April and September are two of the busiest months of the year in the vegetable garden. In April we are setting out the summer garden and now, in September, we are installing the plants that will sustain us over the winter months.
Traditionally in the 18th century, it was the winter garden that most families could rely on as it required far less care than the garden grown during the heat of summer. A winter garden is seldom plagued by insect pests, there is very little weeding required and, most importantly, the winter garden, once established, seldom requires watering. It is this most onerous task that frustrates most families from keeping the summer vegetable garden. We have found, in our relatively small garden, that when the season stays dry, between hauling water from the well to fill the cistern during the day and then putting the water out with watering cans in the evening, about 4,000 pounds of labor is required each and every day to keep the plants from shriveling in the extreme heat of mid-summer, not to mention the toll it takes on the gardener.
Now that the weather has cooled it is time to plant the roots and greens. Just sown are the turnips and winter radishes which join the carrots, parsnips and salsify, sown earlier in the year to reach their perfection in the chill days of winter. Freezing weather not only sweetens the roots but improves the flavor and texture of the greens as well; most notably the collards, kales and turnip greens.
Cabbages, of several varieties, thrive best in cooler weather and are not plagued by the caterpillars that commonly infest the spring planting. Now is also the time to sow the many small salads such as the cresses, mustard, spinach, corn salad and endive that complement the winter feast. The most delicate of the all the greens, however, are the many varieties of lettuce that have just been sown in the frames to mature under glass over the winter months.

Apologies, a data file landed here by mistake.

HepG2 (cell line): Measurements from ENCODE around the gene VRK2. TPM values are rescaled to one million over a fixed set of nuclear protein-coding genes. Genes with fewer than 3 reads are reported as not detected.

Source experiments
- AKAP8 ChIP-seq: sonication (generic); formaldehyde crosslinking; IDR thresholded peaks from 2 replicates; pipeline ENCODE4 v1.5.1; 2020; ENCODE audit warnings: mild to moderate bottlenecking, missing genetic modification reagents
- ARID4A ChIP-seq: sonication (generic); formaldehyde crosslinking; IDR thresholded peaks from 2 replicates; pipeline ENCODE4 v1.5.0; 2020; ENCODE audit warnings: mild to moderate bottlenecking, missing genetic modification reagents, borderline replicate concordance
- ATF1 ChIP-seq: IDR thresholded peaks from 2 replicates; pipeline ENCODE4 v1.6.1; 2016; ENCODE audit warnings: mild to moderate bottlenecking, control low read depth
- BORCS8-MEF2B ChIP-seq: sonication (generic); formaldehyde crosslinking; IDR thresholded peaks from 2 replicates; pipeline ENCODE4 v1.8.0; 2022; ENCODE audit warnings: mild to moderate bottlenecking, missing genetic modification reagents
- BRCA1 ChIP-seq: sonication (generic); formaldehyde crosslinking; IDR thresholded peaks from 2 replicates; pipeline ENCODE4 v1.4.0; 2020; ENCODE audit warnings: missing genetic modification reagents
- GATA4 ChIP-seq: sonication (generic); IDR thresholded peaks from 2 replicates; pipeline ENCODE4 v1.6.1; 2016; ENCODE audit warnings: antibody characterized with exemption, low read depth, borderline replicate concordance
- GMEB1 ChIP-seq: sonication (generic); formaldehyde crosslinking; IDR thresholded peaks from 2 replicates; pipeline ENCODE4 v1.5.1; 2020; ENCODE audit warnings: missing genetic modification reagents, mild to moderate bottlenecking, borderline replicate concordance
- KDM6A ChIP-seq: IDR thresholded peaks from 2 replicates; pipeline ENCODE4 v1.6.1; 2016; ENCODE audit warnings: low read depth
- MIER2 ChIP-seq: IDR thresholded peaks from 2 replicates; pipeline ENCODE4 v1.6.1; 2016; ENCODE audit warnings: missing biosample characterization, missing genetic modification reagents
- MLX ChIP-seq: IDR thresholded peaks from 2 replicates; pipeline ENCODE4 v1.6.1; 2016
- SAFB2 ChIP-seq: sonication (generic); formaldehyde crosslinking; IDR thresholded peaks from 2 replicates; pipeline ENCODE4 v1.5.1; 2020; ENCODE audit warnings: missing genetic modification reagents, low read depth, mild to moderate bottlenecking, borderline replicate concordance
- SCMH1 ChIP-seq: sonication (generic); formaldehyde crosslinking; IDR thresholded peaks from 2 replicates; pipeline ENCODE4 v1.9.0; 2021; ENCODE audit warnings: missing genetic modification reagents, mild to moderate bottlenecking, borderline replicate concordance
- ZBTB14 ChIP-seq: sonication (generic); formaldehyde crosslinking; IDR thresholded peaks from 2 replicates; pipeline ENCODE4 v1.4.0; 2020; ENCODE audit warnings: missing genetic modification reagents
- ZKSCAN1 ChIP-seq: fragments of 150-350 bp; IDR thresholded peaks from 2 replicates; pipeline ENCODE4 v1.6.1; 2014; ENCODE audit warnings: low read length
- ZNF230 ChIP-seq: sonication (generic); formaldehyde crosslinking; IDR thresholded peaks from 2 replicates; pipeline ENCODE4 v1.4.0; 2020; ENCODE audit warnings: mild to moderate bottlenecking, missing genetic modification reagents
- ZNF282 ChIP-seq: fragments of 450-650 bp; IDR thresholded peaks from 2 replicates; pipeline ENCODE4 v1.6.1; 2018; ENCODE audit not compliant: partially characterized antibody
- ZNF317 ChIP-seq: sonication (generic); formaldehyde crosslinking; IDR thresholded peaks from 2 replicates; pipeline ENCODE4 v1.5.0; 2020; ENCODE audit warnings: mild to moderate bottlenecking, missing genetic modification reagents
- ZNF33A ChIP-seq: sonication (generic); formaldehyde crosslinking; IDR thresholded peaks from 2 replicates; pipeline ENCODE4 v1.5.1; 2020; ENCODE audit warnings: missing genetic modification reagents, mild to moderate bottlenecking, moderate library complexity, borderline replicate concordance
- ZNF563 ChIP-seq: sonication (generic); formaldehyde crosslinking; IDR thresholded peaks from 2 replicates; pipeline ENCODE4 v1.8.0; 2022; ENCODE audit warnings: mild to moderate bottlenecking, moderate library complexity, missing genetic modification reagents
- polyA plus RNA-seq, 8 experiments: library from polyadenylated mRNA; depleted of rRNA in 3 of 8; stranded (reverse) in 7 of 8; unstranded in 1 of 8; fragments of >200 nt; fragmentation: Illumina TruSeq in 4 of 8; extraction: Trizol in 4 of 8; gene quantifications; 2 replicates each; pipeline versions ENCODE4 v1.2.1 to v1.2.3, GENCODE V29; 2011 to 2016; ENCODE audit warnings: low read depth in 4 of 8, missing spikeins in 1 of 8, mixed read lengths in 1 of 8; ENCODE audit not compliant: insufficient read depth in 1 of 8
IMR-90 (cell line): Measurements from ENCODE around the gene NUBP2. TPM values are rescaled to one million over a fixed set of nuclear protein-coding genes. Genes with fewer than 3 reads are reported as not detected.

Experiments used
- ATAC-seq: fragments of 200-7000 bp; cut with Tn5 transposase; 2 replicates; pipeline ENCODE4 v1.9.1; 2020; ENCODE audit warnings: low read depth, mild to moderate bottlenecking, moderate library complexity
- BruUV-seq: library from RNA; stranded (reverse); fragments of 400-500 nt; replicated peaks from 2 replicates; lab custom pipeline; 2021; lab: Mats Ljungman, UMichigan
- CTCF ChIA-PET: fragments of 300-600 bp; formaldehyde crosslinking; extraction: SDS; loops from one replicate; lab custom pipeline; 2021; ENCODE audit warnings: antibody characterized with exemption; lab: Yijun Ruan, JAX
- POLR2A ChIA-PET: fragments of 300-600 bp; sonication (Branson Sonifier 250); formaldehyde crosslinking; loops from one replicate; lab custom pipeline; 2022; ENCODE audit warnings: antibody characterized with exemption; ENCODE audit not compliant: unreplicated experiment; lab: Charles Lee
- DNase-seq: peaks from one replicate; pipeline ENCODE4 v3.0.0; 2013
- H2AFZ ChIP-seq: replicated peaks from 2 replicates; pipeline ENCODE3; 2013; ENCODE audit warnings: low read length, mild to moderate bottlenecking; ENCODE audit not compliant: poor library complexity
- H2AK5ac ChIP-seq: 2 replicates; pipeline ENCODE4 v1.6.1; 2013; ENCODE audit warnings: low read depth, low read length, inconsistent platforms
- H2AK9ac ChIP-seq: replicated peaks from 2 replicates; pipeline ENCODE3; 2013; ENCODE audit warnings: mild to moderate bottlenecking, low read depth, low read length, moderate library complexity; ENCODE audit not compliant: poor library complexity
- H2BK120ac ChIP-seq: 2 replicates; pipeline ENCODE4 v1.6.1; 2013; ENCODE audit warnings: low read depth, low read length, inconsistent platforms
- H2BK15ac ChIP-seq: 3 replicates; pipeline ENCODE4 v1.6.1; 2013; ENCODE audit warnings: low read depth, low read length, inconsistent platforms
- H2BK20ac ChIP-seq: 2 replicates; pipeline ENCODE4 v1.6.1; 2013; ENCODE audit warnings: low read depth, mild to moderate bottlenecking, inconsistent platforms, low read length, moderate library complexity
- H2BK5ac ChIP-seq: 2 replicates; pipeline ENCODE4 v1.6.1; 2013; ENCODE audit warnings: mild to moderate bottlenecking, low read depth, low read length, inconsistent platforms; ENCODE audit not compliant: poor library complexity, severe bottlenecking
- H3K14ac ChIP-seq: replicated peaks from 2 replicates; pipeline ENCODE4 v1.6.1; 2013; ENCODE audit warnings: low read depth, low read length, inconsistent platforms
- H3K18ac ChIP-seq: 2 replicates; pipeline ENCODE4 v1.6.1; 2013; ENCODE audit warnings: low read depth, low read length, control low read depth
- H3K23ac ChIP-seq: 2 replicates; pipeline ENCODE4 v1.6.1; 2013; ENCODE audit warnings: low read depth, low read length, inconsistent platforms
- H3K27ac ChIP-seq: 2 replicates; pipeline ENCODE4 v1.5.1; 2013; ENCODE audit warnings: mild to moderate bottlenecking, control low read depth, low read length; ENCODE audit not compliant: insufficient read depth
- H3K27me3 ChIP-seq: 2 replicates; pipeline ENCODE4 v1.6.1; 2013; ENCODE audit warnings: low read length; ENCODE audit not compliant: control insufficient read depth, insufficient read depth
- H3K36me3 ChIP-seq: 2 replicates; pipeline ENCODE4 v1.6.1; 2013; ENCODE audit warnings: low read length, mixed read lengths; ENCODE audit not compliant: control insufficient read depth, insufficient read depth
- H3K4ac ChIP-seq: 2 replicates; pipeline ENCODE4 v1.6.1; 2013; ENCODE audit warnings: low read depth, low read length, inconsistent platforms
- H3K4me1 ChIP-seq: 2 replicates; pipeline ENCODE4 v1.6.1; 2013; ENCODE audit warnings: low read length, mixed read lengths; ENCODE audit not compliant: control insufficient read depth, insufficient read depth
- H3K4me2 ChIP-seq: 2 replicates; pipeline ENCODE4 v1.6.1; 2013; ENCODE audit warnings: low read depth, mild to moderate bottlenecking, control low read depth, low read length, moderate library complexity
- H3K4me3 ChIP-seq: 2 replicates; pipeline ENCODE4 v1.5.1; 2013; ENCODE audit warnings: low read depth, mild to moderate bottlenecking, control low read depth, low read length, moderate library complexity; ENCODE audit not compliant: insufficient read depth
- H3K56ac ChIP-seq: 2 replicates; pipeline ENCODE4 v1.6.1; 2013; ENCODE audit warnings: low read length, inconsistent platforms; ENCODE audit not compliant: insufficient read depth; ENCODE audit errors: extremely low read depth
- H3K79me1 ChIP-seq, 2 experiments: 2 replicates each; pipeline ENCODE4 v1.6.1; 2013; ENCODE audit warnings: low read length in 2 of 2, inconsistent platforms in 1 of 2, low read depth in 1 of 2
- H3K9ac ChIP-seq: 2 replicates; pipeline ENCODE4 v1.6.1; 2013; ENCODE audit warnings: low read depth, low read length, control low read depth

Lettuce was a particular favorite of the Virginia colonists as reported by Frances Michel, a Swiss traveler who was in the Williamsburg area from October 1701 until December 1702 and gave this somewhat disparaging assessment in his journal, “The inhabitants pay little attention to garden plants except lettuce, although most everything grows here.” This mirrored the sentiment in England where Stephen Switzer observed of lettuce in 1727: “It ever was, and still continues to be the principal foundation of the universal tribe of sallets.” A distinction it holds to this very day.
Blogger: Wesley Greene
Wesley has spent 30 years researching historic plants and recently shared his findings in his book, Vegetable Gardening the Colonial Williamsburg Way. Wesley studied botany and plant and soil science at the University of Maine. In 1996, he founded the Colonial Garden and Nursery in the Historic Area of Colonial Williamsburg. That’s where you’ll find him in his element, interpreting 18th-century plants, tools, and cultural techniques.